temperature glaze could potentially
produce that - re-firing it as raku
(pulling it from the kiln while still
hot) will make that glaze craze.

Additionally, most raku clay bodies are
made resistant to the stresses of thermal
shock by being undervitrified, and many
so-called raku clays are really just
higher-temperature clays, relabeled.
Any glaze applied to such an underfired
body will eventually craze, especially
after the clay gets wet.

For non-food purposes, penetrating
sealants seem to have potential, but I
woudn't rely on these for foodware.

-Snail

Lee Love on wed 25 oct 06


On 10/24/06, Craig Clark wrote:
> Lee, there is no misunderstanding on my part.

Craig, you were singling out raku,. It is earthenware and one
of the definitions of earthenware is that it is not vitrified.

I have ONLY made functional raku. The way to achieve it is
based upon the same principles for any earthenware, combined with no
quenching of the pots in water.

Many of the warnings about glaze crazing etc, is primarily
important related to earthenware, because as long as you are beginning
with safe materials, you are not going to have a lot of trouble with
stoneware because the body is vitrified. Several of my stoneware
bodies do not require any glaze at all and work as functional pottery.
This is not true for most Earthernware (yes, there are exceptions,
like terrasig burnished redware.) Matt surfaced raku is where
trouble comes into play for functional ware.

> clay body that would vitrify at low fire temps. The problem is that it
> would be so expensive as to be cost prohibitive for a potters use.I
> can't really say for sure one way or the other.

With enough money you can do just about anything. But we are
talking about what we generally think of as being earthenware. As I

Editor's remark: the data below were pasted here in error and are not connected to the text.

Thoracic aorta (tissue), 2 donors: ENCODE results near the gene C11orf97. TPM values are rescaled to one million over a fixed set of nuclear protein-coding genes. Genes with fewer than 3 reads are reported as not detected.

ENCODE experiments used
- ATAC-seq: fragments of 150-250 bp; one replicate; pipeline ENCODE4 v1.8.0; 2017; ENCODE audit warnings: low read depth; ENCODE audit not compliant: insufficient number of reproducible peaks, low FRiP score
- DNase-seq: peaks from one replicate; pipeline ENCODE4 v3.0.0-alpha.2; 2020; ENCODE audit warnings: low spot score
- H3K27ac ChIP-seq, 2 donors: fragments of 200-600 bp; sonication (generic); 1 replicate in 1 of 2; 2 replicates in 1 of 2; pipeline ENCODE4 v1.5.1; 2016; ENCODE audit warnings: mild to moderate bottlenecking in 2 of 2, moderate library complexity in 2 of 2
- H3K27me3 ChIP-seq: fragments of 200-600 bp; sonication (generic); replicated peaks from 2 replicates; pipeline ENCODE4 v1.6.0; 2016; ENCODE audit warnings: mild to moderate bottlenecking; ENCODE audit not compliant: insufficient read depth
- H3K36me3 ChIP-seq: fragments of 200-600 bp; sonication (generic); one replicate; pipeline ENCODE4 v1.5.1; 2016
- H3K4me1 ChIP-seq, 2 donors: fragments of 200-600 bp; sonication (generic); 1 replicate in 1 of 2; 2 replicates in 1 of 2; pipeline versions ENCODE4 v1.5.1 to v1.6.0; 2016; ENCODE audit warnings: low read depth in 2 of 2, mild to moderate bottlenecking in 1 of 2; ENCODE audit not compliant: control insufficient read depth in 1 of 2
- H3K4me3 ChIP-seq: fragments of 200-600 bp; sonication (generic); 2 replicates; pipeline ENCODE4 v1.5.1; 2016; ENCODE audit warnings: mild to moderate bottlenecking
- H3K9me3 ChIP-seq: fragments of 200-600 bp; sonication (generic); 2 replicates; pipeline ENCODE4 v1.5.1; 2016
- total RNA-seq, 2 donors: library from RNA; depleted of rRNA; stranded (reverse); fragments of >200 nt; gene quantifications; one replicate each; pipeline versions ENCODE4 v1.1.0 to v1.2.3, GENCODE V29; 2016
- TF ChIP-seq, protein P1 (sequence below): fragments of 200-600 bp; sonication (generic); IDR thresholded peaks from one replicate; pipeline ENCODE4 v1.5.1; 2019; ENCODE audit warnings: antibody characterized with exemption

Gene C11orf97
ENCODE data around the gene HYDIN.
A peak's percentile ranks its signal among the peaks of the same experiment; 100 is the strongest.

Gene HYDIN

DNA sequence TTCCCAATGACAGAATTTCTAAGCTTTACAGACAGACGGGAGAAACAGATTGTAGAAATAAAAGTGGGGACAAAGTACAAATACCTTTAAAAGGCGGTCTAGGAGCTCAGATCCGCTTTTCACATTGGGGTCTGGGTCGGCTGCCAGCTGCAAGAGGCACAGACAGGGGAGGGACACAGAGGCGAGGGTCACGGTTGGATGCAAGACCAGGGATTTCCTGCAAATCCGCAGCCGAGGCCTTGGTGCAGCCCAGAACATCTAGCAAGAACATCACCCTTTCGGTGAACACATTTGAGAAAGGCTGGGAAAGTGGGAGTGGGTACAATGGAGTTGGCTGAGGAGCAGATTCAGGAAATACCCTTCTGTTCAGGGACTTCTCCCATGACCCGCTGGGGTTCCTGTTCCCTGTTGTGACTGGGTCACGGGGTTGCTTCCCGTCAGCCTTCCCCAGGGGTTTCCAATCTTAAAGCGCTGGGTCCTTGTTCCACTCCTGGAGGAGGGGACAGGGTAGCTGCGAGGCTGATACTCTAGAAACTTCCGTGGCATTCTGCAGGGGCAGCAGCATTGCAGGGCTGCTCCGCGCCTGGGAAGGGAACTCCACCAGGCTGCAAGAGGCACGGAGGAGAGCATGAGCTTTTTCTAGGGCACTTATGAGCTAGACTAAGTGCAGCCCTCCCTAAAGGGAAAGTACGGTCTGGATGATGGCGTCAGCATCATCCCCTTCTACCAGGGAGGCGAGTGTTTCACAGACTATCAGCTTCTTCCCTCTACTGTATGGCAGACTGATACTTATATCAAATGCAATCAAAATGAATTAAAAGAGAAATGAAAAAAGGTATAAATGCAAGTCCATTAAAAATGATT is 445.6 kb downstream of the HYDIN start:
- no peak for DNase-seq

mentioned previously, there are exceptions to stoneware being
vitrified, as in the case of Mino Shino. If you vitrified
earthenware, you would loose the characteristics that make it unique.
You would end up with the worst of both worlds.


> I am not refering to a traditional tea ceremony or the making of tea
> cups. It is not something toward which I aspire and claim little
> knowledge thereof, other than appreciating the idea of the tea ceremony

It is the only true raku . I dont make majolica, but I know
very well that it is earthenware than can be used with food.

Many of the mat surfaced, post reduction raku wares made
in America are not usable as functional ware. That is the best way
to explain it. But also, you might question if this American work is
really raku? It isnt recognized as such here. It will be
interesting when I start showing my TAK Fat White tea bowls here in
Japan. They might not pass as Raku either.

> what I was talking about. I was making specific reference to what you
> have emphasized in "....depends upon the glaze in terms of resisting
> moisture." This is my point.....

The insulating qualites can have a function as well as the shock
resistance when used in traditional flameware. Non-vitirfied clay
has its purposes. Hey, did you know in India that the traditional
teapot and cup used on the railroad were not fired at all? Because